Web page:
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Publication numberUS24393 A
Publication typeGrant
Publication dateJun 14, 1859
Publication numberUS 24393 A, US 24393A, US-A-24393, US24393 A, US24393A
InventorsHenry L. Kendall
Export CitationBiBTeX, EndNote, RefMan
External Links: USPTO, USPTO Assignment, Espacenet
Improvement in wood-screws
US 24393 A
Abstract  available in
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Claims  available in
Description  (OCR text may contain errors)




T0 @ZZ whom it may concern.-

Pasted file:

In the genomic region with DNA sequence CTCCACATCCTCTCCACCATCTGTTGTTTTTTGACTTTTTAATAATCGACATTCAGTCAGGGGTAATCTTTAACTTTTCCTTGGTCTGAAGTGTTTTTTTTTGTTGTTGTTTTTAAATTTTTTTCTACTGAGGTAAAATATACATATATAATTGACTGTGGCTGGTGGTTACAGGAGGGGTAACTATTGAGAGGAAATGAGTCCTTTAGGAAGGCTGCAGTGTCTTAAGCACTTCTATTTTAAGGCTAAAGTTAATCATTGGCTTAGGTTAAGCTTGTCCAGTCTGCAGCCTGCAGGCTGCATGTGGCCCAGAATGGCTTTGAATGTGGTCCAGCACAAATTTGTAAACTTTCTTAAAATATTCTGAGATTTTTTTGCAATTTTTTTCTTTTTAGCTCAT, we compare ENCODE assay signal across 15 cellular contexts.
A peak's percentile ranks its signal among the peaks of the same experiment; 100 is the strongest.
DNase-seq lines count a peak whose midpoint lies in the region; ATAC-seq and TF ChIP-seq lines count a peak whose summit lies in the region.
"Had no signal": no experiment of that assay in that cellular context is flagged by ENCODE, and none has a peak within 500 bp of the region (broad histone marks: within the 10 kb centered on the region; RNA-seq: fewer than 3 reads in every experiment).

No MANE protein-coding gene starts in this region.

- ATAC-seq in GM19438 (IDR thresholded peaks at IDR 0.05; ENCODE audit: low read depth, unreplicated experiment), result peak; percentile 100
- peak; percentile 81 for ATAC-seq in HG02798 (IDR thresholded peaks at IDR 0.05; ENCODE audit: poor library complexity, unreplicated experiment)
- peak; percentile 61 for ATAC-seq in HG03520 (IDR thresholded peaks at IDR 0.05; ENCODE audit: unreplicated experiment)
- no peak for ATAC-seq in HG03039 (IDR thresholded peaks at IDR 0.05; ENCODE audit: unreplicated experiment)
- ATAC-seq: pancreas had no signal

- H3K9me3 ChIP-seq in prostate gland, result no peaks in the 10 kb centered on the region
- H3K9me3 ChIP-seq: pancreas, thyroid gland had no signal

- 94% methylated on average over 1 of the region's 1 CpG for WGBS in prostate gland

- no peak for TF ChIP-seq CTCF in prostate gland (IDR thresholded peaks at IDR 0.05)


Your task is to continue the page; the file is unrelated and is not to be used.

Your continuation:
Be it known that I, HENRY L. KENDALL, of the city and county of Providence, in the State of Rhode Island, have invented a new and useful Improvement in Wood-Screws, which I call the Ratchet Screw, and of which the following is afull, clear, and exact description, reference being had to the annexed drawings, making part of this specication, in which- Figure l represents a side View of a screw Whose thread is of this ratchet form. Fig. 2 represents a section lof the same made by a plane passing through its axis, and Fig. 3 a side view of the solid core of the same, the thread having been stripped off. Fig. 4 represents a side view of another ratchet-screw slightly varied in the form of its thread. Fig. 5 represents a section of the same made by a plane passing through its axis, and Fig. 6 a side view of the solid core of the same, the thread having been stripped off. Fig. 7 represents a side view of a screw with a thread of the common form and disposed upon the stem in the ordinary way. Fig. 8 represents a section of the same made by a plane passing through its axis, and Fig. 9 a side View of the solid core of the same, the thread having been stripped off.